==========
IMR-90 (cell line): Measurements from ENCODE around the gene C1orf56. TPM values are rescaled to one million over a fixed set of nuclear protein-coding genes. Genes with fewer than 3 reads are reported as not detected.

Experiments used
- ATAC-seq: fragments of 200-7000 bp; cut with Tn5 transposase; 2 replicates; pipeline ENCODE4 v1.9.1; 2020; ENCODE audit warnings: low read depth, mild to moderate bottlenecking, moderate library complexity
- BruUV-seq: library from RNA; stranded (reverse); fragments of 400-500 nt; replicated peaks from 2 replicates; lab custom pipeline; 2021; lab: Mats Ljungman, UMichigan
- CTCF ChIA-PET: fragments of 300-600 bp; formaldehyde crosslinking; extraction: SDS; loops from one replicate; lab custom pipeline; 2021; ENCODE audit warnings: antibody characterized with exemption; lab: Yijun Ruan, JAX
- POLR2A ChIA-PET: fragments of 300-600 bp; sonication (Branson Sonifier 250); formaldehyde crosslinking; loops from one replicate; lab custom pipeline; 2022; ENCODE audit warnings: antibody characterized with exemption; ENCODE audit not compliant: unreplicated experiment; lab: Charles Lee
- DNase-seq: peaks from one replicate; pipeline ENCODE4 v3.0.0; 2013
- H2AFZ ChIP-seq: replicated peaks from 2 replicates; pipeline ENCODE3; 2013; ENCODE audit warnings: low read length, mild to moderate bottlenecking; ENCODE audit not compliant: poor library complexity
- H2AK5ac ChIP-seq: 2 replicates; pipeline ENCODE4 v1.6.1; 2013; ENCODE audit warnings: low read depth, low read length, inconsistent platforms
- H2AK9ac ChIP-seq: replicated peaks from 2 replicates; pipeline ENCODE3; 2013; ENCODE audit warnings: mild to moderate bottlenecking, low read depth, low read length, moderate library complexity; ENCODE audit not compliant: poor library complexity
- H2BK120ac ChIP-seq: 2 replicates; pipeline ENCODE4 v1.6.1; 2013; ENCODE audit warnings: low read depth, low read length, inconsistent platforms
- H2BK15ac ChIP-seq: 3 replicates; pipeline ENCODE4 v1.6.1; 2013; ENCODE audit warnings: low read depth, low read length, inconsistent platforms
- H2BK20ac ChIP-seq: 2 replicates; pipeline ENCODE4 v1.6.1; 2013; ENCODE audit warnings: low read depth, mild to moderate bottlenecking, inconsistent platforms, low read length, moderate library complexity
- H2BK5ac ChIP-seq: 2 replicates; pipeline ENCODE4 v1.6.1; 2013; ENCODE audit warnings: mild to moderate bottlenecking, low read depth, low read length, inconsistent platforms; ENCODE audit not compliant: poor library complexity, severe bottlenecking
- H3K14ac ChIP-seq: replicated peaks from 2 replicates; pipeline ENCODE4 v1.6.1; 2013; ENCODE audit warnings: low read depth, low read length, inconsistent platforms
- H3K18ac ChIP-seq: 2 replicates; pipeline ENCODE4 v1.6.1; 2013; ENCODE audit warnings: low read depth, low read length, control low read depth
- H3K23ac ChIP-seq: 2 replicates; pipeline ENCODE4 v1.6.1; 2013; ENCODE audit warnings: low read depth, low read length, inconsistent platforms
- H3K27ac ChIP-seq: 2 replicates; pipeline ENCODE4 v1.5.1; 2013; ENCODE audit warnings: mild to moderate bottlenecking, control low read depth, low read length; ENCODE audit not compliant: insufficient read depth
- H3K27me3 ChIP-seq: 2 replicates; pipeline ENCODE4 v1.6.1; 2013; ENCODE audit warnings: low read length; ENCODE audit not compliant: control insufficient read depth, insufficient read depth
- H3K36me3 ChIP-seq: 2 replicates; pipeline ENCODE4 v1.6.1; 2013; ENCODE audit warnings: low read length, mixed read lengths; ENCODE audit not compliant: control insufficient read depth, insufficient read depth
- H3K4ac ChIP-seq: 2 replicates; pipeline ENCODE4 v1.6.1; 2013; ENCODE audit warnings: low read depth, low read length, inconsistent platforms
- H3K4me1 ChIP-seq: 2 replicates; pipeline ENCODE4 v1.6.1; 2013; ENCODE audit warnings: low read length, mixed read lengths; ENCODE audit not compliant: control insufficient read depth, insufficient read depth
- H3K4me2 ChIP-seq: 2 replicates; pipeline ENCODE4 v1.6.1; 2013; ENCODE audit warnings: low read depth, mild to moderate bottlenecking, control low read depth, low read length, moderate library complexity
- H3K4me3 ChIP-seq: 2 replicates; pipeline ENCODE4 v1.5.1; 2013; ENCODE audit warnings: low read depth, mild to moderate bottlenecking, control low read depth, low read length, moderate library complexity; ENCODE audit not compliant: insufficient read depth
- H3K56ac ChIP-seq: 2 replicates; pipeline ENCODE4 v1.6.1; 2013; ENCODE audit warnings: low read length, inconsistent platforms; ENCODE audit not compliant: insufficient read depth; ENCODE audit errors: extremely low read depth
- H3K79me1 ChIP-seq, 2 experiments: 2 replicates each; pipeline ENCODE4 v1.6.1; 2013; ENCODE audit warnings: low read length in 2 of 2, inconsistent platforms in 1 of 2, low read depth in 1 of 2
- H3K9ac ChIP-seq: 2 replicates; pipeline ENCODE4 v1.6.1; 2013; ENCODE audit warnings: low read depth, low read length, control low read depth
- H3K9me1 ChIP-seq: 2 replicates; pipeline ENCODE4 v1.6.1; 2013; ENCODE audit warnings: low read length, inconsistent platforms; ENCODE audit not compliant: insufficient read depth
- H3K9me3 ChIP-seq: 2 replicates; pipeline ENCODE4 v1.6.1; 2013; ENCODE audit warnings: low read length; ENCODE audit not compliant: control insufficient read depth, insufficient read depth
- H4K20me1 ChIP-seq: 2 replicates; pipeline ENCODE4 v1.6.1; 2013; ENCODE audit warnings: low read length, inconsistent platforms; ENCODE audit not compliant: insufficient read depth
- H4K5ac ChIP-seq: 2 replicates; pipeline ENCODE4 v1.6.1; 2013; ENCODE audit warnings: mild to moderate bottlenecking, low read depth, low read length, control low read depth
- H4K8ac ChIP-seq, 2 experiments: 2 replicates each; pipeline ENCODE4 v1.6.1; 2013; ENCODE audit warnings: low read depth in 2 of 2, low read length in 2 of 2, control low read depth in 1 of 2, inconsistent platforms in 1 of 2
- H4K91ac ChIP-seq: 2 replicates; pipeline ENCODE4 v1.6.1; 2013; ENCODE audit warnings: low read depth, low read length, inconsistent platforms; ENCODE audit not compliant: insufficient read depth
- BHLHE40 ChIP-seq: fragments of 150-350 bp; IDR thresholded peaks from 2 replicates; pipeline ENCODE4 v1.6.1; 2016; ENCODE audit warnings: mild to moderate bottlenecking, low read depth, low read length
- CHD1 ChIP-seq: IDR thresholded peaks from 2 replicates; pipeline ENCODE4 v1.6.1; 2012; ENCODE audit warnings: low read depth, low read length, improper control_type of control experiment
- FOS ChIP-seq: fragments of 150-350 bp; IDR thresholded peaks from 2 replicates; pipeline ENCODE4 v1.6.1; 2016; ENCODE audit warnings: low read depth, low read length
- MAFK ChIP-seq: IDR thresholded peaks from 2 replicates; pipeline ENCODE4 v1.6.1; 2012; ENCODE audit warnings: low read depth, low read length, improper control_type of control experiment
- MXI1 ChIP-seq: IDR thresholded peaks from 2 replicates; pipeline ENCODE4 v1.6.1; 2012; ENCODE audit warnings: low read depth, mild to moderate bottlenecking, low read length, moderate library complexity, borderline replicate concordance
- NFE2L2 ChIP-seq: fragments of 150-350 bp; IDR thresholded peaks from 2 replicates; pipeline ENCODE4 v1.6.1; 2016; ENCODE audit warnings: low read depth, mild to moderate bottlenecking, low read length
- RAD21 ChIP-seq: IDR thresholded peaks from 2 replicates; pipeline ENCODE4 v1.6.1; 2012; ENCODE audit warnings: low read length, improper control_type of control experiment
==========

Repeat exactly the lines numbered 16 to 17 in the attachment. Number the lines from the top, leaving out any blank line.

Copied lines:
- H3K18ac ChIP-seq: 2 replicates; pipeline ENCODE4 v1.6.1; 2013; ENCODE audit warnings: low read depth, low read length, control low read depth
- H3K23ac ChIP-seq: 2 replicates; pipeline ENCODE4 v1.6.1; 2013; ENCODE audit warnings: low read depth, low read length, inconsistent platforms